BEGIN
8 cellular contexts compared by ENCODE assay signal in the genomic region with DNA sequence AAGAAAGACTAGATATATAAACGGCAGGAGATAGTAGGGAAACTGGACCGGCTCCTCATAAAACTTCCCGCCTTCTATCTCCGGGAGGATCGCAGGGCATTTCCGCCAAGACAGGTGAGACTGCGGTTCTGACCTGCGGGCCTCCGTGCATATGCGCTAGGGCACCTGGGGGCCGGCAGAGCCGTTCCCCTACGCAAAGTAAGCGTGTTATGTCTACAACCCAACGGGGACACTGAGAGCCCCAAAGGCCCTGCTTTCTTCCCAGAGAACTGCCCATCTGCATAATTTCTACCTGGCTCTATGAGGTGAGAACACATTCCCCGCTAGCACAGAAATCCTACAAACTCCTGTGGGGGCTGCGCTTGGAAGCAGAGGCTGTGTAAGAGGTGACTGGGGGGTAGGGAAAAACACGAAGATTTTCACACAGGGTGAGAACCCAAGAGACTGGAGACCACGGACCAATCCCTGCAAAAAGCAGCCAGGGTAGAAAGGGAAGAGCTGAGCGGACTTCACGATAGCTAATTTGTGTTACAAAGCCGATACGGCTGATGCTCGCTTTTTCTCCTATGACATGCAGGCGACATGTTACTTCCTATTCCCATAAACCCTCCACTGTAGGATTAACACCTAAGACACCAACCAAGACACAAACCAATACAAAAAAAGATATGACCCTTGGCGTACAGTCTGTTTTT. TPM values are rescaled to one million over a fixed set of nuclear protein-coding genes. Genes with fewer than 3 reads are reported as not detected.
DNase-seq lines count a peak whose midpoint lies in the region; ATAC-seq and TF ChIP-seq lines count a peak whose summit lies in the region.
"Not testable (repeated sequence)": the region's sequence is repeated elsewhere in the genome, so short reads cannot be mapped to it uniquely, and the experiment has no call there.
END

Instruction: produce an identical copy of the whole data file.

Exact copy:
8 cellular contexts compared by ENCODE assay signal in the genomic region with DNA sequence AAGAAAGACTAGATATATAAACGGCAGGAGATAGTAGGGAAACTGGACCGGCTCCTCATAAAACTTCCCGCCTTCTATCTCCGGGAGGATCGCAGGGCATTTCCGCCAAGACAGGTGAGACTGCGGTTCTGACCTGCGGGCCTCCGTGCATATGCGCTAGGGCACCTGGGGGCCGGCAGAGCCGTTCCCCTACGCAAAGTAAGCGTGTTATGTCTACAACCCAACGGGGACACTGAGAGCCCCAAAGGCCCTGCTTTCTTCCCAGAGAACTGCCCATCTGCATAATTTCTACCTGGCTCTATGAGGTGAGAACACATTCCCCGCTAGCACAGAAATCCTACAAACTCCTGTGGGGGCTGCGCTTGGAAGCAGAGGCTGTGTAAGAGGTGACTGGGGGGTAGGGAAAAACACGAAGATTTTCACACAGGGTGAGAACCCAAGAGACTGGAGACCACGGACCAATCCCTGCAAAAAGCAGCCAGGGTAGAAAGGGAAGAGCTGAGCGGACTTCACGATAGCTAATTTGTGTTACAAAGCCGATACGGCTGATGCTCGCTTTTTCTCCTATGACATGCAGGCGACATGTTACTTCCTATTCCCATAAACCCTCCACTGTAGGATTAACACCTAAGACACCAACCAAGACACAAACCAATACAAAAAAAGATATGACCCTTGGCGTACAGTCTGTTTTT. TPM values are rescaled to one million over a fixed set of nuclear protein-coding genes. Genes with fewer than 3 reads are reported as not detected.
DNase-seq lines count a peak whose midpoint lies in the region; ATAC-seq and TF ChIP-seq lines count a peak whose summit lies in the region.
"Not testable (repeated sequence)": the region's sequence is repeated elsewhere in the genome, so short reads cannot be mapped to it uniquely, and the experiment has no call there.